Friday, August 5, 2016

Gas Prices Down, Traffic Deaths Up in 2015

While cheaper gas is generally good for the economy and the average person's wallet, unfortunately it also seems to come at a fairly high cost:  more traffic fatalities.  The latest data suggest that was the case in 2015.  After stubbornly hovering between $3.50 and $4.00/gallon from 2011-2014, gas prices on average plummeted to around $2.00 from the second half of 2014 into 2015, and even dropped below $2.00 in early 2016--a seven-year low.  And traffic deaths apparently rose to a seven-year high in 2015, nearly 8% higher than the previous record-low reached in 2014.  Additionally, preliminary data for the first half of 2016 in several states also show that traffic deaths are likely to be the same or higher than they were in 2015.

None of this should really come as a surprise.   As we have noted in a previous post in 2010, it has been known for quite some time now that there is a significant inverse correlation between gas prices and traffic crashes, including fatal ones.  And the link is especially true for younger drivers.  Carefully controlled studies have found this to be true, suggesting a true causal relationship.  Contrary to popular opinion, the price elasticity of gasoline is not zero, or even close to zero, and it seems to rise dramatically when prices go above $3.00/gallon.  Longer-term elasticities are about twice as strong, suggesting the effect builds over time.

The effects on fatalities are not limited to reduced vehicle miles traveled; while that drops too, even controlling for this we can see a decrease in deaths with higher prices.   "Discretionary" driving declines the most when gas prices rise, and most fatalities occur from this type of driving.  Speeding and aggressive driving also decline in an effort to save fuel and money.  Thus, the price elasticity for gasoline demand actually understates the effect on fatalities.  And while non-alcohol related crashes may be more affected by changes in gas prices, alcohol-related ones would be affected as well.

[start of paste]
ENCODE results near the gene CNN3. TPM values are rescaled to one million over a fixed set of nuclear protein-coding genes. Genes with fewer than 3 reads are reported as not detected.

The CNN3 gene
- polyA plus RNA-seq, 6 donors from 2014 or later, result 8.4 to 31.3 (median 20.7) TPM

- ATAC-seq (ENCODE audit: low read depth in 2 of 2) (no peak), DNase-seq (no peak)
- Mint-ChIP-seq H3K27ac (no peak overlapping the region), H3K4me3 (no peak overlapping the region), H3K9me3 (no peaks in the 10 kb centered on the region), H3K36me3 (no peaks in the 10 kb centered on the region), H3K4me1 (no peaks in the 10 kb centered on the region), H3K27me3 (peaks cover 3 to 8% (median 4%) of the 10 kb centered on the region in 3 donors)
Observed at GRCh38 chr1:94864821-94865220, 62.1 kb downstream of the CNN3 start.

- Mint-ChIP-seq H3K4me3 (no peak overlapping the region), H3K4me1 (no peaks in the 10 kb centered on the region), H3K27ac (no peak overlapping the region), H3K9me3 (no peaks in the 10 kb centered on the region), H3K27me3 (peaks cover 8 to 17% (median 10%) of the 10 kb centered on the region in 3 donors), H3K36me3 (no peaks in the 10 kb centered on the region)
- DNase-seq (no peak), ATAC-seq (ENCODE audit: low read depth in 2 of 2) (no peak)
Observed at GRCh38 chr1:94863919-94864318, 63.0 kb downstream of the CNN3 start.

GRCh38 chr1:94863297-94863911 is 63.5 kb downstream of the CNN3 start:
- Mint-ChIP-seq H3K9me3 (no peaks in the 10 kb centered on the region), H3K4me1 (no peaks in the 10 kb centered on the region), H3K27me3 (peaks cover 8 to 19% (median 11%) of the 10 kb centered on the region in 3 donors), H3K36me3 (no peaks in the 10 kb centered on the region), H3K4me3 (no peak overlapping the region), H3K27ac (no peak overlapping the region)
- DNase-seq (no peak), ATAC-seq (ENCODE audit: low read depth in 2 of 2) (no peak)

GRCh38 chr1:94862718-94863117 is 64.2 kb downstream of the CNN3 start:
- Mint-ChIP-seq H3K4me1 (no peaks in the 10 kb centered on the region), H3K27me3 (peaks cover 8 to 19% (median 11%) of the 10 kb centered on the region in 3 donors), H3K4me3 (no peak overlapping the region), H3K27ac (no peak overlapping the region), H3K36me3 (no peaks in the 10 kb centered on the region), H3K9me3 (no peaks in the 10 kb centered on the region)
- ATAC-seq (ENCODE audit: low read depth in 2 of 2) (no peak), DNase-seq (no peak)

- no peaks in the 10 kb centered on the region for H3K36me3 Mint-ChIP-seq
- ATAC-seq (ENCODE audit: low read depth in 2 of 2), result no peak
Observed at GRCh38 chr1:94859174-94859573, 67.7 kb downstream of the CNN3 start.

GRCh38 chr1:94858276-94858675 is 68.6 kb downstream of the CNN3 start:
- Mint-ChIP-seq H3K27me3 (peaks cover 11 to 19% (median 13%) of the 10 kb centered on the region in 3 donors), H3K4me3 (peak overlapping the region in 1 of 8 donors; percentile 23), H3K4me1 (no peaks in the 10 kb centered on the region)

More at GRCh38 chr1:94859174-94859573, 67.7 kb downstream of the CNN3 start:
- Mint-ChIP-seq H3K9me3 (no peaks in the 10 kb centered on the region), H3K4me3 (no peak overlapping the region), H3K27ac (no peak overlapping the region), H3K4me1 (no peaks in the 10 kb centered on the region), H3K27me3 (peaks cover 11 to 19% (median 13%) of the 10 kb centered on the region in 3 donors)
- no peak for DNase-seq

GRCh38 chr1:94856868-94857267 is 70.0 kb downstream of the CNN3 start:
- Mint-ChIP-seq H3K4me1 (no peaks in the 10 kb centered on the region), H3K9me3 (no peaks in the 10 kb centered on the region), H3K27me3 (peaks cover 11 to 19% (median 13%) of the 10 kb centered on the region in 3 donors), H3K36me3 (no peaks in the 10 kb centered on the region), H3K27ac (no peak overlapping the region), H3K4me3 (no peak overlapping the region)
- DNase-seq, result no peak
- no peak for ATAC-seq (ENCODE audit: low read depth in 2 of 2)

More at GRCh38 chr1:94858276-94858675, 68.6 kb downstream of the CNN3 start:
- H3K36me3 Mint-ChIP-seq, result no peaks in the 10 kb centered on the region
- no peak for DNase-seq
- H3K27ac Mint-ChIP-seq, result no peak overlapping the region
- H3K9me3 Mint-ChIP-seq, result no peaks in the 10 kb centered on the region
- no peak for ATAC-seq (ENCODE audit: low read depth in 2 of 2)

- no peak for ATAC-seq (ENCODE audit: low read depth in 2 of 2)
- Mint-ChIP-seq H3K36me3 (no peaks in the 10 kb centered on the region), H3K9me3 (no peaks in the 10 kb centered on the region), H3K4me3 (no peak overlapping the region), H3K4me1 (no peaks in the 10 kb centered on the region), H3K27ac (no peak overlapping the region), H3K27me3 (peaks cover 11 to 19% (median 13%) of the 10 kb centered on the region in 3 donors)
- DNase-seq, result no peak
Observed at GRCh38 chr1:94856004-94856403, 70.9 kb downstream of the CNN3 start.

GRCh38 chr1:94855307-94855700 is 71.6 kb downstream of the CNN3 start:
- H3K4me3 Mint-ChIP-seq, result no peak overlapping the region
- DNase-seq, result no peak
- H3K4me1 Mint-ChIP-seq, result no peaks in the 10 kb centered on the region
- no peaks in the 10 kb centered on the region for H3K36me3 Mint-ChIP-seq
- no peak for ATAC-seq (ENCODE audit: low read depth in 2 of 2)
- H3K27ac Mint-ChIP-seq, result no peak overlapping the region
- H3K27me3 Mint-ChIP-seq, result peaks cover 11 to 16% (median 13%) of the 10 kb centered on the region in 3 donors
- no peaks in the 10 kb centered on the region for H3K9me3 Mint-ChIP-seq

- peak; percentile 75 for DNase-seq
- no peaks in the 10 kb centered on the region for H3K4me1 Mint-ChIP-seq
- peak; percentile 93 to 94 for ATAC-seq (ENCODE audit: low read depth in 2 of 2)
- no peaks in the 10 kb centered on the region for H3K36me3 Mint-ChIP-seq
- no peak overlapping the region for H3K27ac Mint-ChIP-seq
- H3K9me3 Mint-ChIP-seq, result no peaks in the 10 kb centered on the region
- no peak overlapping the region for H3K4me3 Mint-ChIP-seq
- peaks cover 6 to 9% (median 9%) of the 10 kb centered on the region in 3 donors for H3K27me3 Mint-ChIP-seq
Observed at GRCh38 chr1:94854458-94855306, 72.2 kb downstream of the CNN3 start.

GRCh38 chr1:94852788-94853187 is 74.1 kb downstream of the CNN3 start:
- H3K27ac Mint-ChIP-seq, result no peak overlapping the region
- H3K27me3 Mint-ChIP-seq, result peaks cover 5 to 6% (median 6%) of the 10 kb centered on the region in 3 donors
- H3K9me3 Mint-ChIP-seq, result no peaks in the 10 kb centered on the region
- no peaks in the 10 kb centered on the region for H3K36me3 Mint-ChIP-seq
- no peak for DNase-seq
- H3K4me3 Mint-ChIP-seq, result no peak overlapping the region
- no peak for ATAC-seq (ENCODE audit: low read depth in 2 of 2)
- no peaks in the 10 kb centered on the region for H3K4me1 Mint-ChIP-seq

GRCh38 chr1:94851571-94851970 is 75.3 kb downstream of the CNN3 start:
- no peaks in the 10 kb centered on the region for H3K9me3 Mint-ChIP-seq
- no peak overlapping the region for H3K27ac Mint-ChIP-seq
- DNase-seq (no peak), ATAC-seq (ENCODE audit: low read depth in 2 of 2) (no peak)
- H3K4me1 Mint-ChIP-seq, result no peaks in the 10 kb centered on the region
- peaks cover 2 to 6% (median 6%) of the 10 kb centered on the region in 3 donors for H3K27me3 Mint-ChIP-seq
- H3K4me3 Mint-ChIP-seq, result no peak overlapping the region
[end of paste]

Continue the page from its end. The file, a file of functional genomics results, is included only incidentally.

By that logic, it seems that one of the best ways we can reduce traffic fatalities (both alcohol and non-alcohol) would be to raise the gas tax.  Of course, that would make a lot of people mad.  But if it saves even one life, it's worth it, right?  Isn't that what groups like MADD have said about things like the 21 drinking age?  Judging by the lack of enthusiasm about raising the gas tax, it appears that the pro-21 crowd doesn't practice what they preach.  Or maybe it's all about liberty for "just us," not all.

If we know higher gas prices save lives, not to mention the planet, what are we waiting for?

1 comment:

  1. The only reason why supporters of the discriminatory drinking age of 21 support that horrible law is because of bigotry. Young people are scapegoats in this country. Ageists do not have enough intelligence separated from their bigotry to realize that different factors, such as gasoline prices, have a more dramatic effect on traffic fatalities.